I open the front door. He has spread his cloth on the floor of the front courtyard to get his flour. I empty the ladle full of flour on his cloth.
He senses it. “May God bless you,” he says looking and rolling his eyes towards the sky. “Would you like a drink of water?” I ask.
“No, I am all right.”
I see him folding his cloth and tying a knot to secure his parcel of flour. He stands up and walks out hitting the staff on the ground. He latches the front gate behind him. I close the front door and walk back to my charpoi.
There are many moments when I do not live in my mind and still feel the fulfilment of my existence. One of those moments is being visited by Soordas. It has a catalytic effect. My confidence overwhelms me. I get a feeling of rebirth. I come alive. It makes me feel good.
I know I am not expected to venture like this. It may raise eyebrows. I am disappointed and sometimes disheartened to being careful in whatever I want to do, in order to conform to what I am expected of doing or not doing. What am I supposed to do becomes a unbearable misery.
Doing makes me feel good. I walk out of my room and enter my bathroom at the end of the corridor for a bath. I pour water on my body. I fill another lota and pour more water on top of me. There is such relief in cooling the eyes and cleaning body. It is as if I am getting what I wanted not even by trying for it.
As I settle myself on my charpoi in my room in a clean sarI, the bell of the Shiv Mandir is rung to herald that a devotee has entered the Mandir.
I salute the Shiva from where I am with my hands folded.
The house is big enough to absorb any commotion. The walls are too thick for the voices to ooze outside. One can draw any conclusions they want. I am not the one who is bothered. I cover my head with a blanket and lie in my charpoi in my room. I do not want to get involved in any of it. Then this happens.
I have to wake up with a start.
I can hear the “tuk-tuk” of my father-in-law’s wooden slippers. He has not spoken a word. The “tuk-tuk” has an urgency as its pacing randomness makes me wonder. He has crossed the aangan. He has stepped onto my veranda and at this time of the morning, surprises me. Why? I wonder. I sit up, buttoning my blouse in my bed and I wait.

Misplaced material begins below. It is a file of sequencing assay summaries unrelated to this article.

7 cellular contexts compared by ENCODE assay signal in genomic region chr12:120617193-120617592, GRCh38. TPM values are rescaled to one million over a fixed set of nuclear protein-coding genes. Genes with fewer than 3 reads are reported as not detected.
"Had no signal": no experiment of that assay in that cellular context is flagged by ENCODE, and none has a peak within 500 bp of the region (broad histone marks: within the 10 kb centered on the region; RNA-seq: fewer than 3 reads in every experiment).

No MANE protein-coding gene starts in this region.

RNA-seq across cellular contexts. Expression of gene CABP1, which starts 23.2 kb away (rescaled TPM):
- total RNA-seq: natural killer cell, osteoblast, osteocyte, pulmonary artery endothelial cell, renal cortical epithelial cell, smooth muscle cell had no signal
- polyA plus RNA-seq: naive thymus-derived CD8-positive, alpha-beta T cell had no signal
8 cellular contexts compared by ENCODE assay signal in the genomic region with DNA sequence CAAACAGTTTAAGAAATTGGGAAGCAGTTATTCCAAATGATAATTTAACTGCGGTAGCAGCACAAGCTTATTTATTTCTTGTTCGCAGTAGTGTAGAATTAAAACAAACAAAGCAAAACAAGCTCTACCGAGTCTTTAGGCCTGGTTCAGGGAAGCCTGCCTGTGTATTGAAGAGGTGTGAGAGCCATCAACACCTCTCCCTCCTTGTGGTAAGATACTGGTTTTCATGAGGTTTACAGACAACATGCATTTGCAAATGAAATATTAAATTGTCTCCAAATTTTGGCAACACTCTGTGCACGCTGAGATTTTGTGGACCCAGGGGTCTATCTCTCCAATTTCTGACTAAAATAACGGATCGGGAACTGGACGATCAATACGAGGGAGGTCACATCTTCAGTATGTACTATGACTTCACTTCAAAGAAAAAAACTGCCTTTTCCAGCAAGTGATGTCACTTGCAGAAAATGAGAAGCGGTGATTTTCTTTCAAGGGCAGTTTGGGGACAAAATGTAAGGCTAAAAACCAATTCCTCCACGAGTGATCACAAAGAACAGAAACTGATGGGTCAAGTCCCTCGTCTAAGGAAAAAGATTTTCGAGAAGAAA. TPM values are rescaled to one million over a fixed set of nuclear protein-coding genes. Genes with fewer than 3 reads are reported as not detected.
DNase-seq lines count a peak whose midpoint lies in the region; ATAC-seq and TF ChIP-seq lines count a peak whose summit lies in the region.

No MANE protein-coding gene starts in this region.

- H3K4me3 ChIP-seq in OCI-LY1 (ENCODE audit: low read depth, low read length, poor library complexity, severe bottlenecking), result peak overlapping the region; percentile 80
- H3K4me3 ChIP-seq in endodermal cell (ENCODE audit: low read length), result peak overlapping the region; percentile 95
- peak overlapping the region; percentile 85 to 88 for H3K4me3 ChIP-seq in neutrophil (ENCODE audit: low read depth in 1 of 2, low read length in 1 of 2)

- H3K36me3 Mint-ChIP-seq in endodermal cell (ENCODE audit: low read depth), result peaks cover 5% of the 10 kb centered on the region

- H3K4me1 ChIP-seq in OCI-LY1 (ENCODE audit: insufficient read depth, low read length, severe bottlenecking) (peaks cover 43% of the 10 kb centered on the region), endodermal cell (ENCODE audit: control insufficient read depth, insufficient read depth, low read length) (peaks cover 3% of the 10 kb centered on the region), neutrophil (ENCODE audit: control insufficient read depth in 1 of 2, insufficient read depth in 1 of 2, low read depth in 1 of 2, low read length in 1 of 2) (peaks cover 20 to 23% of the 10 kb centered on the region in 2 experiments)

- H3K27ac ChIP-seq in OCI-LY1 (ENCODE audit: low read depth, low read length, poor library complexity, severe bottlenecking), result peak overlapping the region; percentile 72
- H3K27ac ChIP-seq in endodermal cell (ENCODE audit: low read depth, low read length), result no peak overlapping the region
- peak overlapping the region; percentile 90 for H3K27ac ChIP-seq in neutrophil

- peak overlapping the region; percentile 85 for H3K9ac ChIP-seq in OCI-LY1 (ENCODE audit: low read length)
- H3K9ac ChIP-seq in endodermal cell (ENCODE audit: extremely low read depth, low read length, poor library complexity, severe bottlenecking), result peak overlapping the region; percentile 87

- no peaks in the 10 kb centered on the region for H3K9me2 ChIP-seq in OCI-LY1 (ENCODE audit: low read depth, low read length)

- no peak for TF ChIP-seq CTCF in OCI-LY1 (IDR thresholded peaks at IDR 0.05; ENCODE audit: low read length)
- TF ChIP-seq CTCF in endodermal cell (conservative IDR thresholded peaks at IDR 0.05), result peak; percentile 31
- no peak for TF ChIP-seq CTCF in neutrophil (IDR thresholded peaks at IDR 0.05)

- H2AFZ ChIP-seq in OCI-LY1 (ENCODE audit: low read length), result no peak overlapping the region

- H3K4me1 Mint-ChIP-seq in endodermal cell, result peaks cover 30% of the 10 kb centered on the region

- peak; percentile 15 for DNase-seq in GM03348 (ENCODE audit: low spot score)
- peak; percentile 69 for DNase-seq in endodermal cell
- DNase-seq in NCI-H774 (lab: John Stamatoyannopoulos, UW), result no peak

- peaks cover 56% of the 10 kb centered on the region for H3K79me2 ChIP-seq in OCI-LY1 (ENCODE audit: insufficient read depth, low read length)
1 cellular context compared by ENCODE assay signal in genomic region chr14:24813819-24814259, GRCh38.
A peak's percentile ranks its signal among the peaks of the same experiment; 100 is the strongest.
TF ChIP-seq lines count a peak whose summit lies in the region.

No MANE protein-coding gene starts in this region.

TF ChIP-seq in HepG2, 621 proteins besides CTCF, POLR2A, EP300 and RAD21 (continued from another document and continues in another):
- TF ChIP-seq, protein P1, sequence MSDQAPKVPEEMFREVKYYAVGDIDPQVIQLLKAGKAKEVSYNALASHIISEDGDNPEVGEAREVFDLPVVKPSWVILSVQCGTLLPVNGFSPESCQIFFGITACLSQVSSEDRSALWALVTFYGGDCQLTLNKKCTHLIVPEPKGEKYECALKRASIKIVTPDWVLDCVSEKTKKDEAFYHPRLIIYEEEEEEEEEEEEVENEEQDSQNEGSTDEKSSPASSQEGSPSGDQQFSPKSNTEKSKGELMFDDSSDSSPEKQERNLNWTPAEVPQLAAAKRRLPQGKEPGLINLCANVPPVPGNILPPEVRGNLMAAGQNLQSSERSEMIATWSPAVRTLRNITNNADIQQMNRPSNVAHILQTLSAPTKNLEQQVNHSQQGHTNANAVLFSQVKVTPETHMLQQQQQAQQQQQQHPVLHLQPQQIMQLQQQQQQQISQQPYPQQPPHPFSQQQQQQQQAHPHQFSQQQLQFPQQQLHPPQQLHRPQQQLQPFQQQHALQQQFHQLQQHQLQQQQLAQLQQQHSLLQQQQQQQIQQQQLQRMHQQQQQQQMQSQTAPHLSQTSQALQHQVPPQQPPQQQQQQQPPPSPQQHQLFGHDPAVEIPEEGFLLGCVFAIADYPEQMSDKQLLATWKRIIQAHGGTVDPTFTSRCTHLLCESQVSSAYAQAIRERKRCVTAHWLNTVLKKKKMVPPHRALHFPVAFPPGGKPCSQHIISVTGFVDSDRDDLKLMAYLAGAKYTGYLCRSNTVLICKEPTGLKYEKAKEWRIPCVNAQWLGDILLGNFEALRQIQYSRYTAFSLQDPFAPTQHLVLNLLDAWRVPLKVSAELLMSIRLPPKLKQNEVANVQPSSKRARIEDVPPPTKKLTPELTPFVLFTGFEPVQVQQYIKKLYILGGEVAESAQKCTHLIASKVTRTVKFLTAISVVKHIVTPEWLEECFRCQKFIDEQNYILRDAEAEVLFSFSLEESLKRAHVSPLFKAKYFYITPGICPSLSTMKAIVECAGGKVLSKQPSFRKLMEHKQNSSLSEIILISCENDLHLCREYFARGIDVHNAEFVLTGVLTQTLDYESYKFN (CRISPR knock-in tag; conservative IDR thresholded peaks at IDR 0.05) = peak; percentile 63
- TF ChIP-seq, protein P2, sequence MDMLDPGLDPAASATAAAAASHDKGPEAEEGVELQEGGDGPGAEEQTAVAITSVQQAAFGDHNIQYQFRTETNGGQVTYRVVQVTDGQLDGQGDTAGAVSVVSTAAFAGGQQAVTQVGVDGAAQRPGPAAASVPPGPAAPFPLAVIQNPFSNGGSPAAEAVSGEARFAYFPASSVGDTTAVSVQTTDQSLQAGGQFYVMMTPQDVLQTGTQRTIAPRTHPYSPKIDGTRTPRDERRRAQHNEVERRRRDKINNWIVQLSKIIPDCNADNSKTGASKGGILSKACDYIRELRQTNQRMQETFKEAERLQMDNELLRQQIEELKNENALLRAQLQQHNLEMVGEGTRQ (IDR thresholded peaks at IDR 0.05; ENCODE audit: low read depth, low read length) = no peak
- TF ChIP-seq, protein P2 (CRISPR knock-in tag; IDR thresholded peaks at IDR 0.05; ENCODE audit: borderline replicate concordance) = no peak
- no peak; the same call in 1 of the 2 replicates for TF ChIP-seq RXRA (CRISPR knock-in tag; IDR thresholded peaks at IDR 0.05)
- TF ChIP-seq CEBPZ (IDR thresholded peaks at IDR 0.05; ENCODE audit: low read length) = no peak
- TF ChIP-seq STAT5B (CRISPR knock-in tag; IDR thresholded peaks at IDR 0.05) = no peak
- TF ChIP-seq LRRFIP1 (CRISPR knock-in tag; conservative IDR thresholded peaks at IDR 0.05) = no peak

“Look with your own eyes what she has done,” my mother-in-law is complaining. Her voice is loud. I am suspicious. I tie my petticoat and walk to the closed door. I stand and listen. The “tuk-tuk” is dead. He must be looking at whatever she has asked him to look at. Moments of silence can be eternal to my dismay.
“She has thrown the food all over the floor, making such a mess.”
She continues “Can you not see?”
She is louder now as if he is deaf. “Why can’t she move a bit and return the plate of food if
she does not want to eat?”
This is meant for me to hear and I hear it alright. The sound of ‘tuk-tuk’ now moves and the plate jingles with the metal glass as he collects the utensils lying hay way. The old man is picking up the pieces. Every strike of wooden slippers on the stony floor is deafening. My own room is becoming intolerable. I can feel sweat on my forehead. All feelings of lightness and restfulness have now disappeared. Mysterious are the ways the situation arrives. I have done nothing. I asked for nothing. I must have dozed off. Rana must have left the thali of food at the door.
He did not bother to knock, or I did not hear him.
I ask myself, “Why did I have to oversleep today of all days? The cat must have made the
“Hay Raaa mmm,” is what Mr. Lal keeps repeating. There is remorse in it. There is desperation in his sigh. I can see him bringing the bucket of water and the broom. I dare not close the narrow opening of the door while I see and hear Mr. Lal washing the floor with his own hands. Why can Rana, the servant, not do it? Why must Rana watch and not even offer to help? I want to shout for him. I do not.